On Wednesday, June 21, a warm front was located across western Ohio focusing showers and thunderstorms with heavy rainfall across northwest Ohio. That complex of storms pushed east with the front Wednesday evening. That placed northern Ohio in the warm sector, allowing warm and very moist air to be pumped into the region.
As the cold front associated with this system approached Ohio, it slowed down, allowing additional storms to form and track repeatedly over the same locations. The cold front finally passed south across Ohio Friday morning.
Click here for a loop of the surface frontal progression.
The complex of thunderstorms which developed over northern Ohio on the 21st brought torrential rainfall in excess of 6 inches in 6 hours across much of northwest and north central Ohio between Lucas County (Toledo Area) and Ashland County (60 miles southwest of Cleveland). Massive urban flooding was reported in Sylvania and Toledo in Lucas County, Port Clinton in Ottawa County, and Norwalk in Huron County. Primary and secondary roads throughout the region were impassable, and many water rescues and evacuations took place. Flooding across this area was by far the worst since 1969, when 10 to 14 inches of rain fell under a similar weather pattern. Norwalk was particularly hard hit, with over 800 homes flooded or evacuated Wednesday night. Water flowing out from the Norwalk Reservoir Spillway was at a level not seen since 1969, when the dam failed.
Radar estimates of rainfall from the 21st (between Noon and 8 am the next morning) were as much as 5 to 7 inches (blue colorfill) with isolated higher amounts. The swath of rainfall went through Lucas, Sandusky, and Huron counties.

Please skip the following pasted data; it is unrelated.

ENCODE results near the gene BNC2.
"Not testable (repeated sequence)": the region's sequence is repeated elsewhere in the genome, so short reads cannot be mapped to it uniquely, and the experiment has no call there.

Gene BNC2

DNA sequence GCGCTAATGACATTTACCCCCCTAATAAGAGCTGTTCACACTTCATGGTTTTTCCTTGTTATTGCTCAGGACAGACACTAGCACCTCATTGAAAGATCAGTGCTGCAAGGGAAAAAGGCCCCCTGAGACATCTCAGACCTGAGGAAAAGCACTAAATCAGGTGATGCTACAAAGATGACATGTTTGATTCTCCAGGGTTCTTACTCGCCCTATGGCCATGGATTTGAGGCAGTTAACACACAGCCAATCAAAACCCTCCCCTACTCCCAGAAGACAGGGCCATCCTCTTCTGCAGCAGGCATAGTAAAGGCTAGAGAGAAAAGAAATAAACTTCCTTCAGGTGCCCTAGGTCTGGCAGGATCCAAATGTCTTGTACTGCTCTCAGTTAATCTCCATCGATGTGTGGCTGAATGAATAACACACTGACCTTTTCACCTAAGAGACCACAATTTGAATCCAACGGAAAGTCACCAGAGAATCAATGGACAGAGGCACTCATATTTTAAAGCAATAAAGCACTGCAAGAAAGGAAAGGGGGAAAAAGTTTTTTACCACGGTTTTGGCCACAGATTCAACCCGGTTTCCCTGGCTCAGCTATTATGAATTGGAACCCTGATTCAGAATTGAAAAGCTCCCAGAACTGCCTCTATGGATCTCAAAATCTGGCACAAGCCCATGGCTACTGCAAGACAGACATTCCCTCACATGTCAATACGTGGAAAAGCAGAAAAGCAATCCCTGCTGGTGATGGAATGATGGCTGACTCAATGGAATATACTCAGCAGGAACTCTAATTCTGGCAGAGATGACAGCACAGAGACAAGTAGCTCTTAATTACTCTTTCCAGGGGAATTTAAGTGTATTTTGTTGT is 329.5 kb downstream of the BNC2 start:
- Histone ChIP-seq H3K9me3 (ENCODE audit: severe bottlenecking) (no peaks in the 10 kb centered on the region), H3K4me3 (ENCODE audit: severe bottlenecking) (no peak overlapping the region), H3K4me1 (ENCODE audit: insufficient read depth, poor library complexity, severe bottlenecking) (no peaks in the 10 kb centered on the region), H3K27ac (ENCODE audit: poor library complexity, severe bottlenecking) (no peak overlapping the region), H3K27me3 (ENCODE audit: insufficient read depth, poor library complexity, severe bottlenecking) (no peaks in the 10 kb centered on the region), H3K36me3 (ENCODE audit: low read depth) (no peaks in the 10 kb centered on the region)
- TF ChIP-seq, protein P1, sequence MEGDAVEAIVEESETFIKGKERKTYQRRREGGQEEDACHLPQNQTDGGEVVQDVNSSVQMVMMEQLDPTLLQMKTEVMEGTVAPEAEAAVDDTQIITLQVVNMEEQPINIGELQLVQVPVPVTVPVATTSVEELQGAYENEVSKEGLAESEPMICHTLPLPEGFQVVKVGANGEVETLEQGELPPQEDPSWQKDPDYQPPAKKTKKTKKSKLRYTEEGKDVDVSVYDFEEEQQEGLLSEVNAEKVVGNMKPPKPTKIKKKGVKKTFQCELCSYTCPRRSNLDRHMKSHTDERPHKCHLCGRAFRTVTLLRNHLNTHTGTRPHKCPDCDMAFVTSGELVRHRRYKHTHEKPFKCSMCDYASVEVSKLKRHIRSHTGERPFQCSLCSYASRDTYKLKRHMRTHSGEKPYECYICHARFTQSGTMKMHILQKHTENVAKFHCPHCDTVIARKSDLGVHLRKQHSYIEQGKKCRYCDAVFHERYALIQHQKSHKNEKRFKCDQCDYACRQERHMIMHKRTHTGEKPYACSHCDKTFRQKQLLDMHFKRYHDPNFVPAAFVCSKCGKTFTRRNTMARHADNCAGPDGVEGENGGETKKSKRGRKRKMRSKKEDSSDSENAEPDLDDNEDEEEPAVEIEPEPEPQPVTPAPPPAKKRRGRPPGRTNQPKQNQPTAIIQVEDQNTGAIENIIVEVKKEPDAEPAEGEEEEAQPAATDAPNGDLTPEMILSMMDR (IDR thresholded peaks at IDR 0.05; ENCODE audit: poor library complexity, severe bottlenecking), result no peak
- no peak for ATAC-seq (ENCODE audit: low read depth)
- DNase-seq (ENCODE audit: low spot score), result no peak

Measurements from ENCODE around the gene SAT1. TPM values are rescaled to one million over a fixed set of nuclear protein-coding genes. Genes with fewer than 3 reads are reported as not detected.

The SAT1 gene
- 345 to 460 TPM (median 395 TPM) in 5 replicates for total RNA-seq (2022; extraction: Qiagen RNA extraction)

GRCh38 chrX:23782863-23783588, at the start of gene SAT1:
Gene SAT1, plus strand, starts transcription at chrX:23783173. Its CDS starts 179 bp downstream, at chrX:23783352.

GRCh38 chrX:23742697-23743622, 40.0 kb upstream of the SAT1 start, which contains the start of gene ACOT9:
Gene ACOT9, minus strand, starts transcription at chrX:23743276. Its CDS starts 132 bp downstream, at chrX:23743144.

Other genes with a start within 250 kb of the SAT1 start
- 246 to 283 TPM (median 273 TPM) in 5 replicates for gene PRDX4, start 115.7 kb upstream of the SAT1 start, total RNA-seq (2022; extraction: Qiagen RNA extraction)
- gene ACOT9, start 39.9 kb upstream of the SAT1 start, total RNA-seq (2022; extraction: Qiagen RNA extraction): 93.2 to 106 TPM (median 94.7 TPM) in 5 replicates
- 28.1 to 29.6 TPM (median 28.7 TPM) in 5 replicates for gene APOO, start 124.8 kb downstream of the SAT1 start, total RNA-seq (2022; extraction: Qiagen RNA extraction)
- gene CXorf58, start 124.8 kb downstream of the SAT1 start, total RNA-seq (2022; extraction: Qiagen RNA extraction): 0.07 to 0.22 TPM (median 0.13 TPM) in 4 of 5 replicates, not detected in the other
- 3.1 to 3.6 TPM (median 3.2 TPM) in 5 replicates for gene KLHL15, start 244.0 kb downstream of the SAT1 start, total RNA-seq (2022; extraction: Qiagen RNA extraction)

Downstream from Norwalk, the Huron River at Milan (Erie County) rose to its third highest crest on record, at 23.95 feet. The next major river to the east, the Vermilion River at Vermilion, while not having a top ten crest, did have its third highest flow on record. As a result from the tremendous amount of water flowing downstream, docks and boats were washed out into Lake Erie from their moorings in downtown Vermilion.
A nearly stationary thunderstorm which developed over Cuyahoga and Summit County on the 22nd dumped 5 to 6 inches of rain in less than 2 hours, and brought the Cuyahoga River at Independence to a new record high of 23.33 feet. The previous record was 22.41 feet, set in 1959. According to the Cleveland Plain Dealer, nearly 3600 homes in Cuyahoga County sustained damage related to the flash flood. The following hydrograph is from the USGS.
Notable 2 day precipitation totals for the area:
Lucas Co - Univ of Toledo 7.25 (fell in 8 hours)
Huron Co - Southern Norwalk 6.66 (fell in 11 hours)
Erie Co - Vermilion 6.50 (fell in 12 hours)
Huron Co - Norwalk WWTP 5.74
Cuyahoga Co - Solon 5.60
Summit Co - Twinsburg 5.34
Huron Co - Fitchville 5.30
Lucas Co - West Toledo 5.15
Erie Co - Finday State Park 5.12
Seneca Co - Tiffin 4.79
Lorain Co - Penfield 4.60
Lorain Co - Canton Twp 4.65